The Orphanage

December 7, 2019

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… a mixed fantasy and realism story of living in Kabul before the fade of Soviet communist rule in 1989.
orphanage

The Orphanage

Justine Hamilton
Year: 2019
Rating: 15+
Director: Shahrbanoo Sadat
Cast:

Qodratollah Qadiri, Sediqa Rasuli, Masihullah Feraji, Hasibullah Rasooli, Ahmad Fayaz Omani

Released: December 4 - 8, 2019
Running Time: 90 minutes
Worth: $16.00

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… a mixed fantasy and realism story of living in Kabul before the fade of Soviet communist rule in 1989.

Afghan director and writer Shahrbanoo Sadat’s The Orphanage sees a mixed fantasy and realism story of living in Kabul before the fade of Soviet communist rule in 1989. Sadat’s second feature in a five-part series, picks up from 2016’s Wolf & Sheep.

Young Quodratollah Qadiri is Qodrat again, now fifteen years old and living on the streets. The first shot opens of him sleeping in an abandoned car. When he rises, there’s not much to do except sell key chains and black-market movie tickets for Bollywood movies to get by.

But enjoyment is found, and though Qodrat is pensive by nature, the radiating joy of his face as he soaks up the brash sights and sounds of an Urdu musical number in 1988’s Shahenshah in a Kabul theatre transforms him. It’s an elated spectacle, watching an audience of grown men join in with him, jumping out of their seats to dance and clap, which paves the way into a neat transition of the next scene.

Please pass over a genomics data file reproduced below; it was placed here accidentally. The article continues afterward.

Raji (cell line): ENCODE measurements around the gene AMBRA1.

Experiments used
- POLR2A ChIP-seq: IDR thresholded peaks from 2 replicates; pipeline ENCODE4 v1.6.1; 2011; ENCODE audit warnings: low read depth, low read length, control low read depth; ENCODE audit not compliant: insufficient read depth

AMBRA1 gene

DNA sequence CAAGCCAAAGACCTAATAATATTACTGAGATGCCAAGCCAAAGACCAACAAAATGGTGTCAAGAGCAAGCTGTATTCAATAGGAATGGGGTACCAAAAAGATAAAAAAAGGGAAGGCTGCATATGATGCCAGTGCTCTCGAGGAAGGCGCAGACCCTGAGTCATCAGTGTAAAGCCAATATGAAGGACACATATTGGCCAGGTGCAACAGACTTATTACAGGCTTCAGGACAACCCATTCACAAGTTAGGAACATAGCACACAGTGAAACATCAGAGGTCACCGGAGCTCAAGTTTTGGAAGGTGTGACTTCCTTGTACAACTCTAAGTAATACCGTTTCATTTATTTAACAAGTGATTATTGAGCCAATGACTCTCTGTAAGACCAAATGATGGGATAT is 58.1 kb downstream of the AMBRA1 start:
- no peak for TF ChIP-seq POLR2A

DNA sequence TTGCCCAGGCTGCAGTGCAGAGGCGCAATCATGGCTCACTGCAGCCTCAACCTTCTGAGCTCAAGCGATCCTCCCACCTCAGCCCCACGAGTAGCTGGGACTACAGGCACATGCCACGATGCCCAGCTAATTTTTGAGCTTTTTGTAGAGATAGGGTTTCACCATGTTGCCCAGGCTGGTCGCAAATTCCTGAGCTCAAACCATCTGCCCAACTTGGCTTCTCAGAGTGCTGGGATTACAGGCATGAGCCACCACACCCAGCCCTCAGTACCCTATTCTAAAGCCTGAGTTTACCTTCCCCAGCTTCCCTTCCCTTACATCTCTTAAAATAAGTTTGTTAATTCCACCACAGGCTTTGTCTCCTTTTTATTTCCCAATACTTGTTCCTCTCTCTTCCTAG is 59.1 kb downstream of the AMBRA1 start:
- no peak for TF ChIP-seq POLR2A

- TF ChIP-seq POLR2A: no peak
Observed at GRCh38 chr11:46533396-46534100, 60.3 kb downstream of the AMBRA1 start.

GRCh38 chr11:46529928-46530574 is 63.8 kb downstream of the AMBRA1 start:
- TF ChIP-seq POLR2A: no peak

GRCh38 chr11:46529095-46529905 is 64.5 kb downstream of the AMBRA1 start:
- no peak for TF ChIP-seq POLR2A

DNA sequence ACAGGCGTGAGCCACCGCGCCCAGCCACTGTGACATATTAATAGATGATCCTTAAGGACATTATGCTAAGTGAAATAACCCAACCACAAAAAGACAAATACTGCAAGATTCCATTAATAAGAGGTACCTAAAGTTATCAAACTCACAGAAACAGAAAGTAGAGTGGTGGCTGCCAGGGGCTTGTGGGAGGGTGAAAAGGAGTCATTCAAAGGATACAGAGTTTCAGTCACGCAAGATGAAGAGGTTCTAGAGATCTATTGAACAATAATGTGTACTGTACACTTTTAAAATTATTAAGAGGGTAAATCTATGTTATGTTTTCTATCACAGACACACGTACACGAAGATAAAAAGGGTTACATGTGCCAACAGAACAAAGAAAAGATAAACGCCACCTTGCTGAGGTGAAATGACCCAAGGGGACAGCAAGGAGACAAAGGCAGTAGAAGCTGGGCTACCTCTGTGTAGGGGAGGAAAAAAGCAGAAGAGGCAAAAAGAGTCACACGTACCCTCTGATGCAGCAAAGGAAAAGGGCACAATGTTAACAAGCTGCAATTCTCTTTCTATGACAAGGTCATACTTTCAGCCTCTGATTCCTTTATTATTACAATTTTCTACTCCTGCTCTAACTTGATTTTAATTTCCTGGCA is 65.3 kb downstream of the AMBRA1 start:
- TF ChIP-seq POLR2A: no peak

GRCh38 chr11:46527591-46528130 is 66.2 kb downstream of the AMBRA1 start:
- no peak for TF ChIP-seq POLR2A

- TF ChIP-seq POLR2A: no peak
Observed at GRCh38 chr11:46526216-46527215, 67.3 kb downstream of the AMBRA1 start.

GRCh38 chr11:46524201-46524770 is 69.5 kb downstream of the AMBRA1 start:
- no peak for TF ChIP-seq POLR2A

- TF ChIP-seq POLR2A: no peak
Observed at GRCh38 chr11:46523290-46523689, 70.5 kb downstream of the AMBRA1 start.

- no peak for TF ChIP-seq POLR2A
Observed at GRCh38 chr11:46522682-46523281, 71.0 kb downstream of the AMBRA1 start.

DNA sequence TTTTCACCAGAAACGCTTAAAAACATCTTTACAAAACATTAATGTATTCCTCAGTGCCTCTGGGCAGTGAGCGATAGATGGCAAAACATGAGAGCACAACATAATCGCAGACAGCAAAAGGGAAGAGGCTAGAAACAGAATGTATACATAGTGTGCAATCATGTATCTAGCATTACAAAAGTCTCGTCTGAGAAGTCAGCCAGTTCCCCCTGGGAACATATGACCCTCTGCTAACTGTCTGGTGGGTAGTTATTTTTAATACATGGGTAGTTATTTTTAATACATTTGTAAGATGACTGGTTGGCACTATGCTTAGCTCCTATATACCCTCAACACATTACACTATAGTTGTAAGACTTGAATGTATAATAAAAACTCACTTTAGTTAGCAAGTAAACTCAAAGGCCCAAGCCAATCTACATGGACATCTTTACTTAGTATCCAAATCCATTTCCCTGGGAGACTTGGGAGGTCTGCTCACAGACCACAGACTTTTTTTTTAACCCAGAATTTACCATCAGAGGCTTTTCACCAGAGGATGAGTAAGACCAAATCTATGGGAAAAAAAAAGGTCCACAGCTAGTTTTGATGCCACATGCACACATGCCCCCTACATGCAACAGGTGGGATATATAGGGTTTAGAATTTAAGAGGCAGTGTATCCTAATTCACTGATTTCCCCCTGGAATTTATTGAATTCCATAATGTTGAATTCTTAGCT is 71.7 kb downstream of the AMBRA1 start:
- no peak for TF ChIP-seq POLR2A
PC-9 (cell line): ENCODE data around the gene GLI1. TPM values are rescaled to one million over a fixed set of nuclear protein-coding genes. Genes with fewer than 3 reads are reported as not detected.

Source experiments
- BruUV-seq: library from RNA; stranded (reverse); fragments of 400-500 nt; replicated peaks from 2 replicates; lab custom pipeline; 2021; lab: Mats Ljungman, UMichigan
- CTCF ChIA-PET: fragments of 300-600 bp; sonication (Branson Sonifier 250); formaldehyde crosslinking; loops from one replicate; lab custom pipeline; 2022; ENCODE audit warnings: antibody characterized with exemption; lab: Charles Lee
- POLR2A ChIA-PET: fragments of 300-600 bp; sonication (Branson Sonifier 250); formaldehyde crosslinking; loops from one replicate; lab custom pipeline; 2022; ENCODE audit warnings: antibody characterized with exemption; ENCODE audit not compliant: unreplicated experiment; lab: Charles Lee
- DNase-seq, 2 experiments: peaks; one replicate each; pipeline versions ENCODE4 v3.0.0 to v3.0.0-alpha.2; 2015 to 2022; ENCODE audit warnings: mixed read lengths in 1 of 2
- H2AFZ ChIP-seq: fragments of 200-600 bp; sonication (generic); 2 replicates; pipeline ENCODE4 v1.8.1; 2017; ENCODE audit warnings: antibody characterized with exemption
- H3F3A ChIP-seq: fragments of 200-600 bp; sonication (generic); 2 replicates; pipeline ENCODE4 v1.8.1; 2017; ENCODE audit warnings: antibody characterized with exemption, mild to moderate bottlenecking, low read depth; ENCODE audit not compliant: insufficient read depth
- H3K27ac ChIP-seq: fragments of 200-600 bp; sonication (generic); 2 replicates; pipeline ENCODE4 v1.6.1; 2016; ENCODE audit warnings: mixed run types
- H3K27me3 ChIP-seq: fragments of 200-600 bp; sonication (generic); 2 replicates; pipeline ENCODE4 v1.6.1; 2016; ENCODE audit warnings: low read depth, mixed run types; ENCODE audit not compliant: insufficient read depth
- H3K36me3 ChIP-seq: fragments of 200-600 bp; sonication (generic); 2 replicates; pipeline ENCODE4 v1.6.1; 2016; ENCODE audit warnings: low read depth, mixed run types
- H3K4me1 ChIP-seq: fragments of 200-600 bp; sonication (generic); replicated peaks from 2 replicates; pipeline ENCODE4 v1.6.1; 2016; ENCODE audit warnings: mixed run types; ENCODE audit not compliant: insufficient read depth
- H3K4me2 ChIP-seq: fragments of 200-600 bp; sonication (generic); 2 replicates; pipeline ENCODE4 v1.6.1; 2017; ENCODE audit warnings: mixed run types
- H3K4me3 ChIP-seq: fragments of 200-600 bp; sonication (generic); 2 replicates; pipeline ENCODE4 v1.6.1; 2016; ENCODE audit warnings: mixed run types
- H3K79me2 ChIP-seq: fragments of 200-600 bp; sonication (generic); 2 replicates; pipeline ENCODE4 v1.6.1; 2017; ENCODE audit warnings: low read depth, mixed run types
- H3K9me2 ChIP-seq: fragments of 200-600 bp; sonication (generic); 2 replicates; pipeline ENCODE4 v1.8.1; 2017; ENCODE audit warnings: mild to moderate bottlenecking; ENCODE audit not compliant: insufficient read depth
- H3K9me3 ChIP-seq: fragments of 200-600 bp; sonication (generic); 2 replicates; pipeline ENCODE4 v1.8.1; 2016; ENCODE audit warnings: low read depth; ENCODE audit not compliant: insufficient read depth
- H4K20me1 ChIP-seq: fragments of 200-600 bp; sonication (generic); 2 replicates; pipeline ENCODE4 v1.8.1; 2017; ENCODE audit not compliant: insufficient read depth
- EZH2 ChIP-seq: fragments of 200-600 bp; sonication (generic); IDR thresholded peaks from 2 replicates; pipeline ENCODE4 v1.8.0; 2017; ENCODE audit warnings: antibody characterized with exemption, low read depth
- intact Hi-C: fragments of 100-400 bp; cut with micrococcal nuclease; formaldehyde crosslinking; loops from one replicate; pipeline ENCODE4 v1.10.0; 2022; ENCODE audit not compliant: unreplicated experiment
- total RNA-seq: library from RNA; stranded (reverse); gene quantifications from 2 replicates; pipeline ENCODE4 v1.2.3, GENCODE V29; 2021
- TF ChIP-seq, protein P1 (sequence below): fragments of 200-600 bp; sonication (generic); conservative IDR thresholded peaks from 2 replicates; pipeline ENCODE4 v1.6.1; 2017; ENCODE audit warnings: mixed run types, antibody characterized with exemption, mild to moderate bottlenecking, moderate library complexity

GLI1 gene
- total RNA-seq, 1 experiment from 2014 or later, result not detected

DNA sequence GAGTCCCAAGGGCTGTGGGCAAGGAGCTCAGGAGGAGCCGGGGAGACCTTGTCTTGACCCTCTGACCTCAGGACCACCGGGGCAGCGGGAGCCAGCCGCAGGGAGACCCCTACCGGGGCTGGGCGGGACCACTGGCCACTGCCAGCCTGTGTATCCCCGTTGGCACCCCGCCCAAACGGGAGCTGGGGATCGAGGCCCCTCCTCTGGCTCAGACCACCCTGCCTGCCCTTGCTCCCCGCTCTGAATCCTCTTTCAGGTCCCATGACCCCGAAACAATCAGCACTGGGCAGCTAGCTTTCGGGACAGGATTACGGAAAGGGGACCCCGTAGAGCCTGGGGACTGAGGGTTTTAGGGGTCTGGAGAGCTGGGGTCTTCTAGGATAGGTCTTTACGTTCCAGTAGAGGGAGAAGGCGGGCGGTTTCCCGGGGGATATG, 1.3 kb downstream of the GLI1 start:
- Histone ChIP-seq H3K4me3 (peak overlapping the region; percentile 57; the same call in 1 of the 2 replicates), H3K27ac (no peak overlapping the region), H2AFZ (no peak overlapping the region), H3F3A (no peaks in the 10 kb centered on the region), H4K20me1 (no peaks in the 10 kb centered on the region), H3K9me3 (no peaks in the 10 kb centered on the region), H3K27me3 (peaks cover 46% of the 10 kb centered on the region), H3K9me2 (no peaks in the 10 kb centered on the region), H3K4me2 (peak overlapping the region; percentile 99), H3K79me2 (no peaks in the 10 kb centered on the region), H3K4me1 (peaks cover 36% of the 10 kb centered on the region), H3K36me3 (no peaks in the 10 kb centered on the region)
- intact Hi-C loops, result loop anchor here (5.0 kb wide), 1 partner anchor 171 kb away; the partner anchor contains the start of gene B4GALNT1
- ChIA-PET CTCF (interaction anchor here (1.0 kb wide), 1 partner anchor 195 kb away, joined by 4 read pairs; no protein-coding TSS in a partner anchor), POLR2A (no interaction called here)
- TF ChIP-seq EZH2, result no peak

Caught peddling in the town square, Qodrat is chased and taken in by the cops and driven to a Russian-run orphanage with several other boys. Here, he finds structure and established hierarchies integral to institutionalised life. Russian classes, powerplay punch-ups, teenage chats of restlessness and lust, all stretch out over time in the school rooms, corridors and bunk bedrooms. Strong friendships also develop and a bonding trip in the summer to Moscow sees some light-hearted fun and casual Russian proselytization.

Anwar Hashimi, a friend of Sadat’s, whose unpublished memoirs inspired the story, features as the orphanage supervisor. His presence and performance is comforting, firm and kind.

The stand-out scenes are the kind of cheesy but cool dream sequences of Bollywood-type musical numbers channelled by Qodrat’s imagination, because escapism rules in life during wartime, especially in a country now on the brink of shifting political forces.

After a war-blurred ten years, a changing of the guard is coming and Afghanistan will see a new kind of turmoil. After USSR withdrawal and the imminence of Islamist mujahedeen control, what happens to Qodrat and his chums leaves an uneasy feeling when warlord commanders enter the city and the annals of history ultimately tells us the rest.

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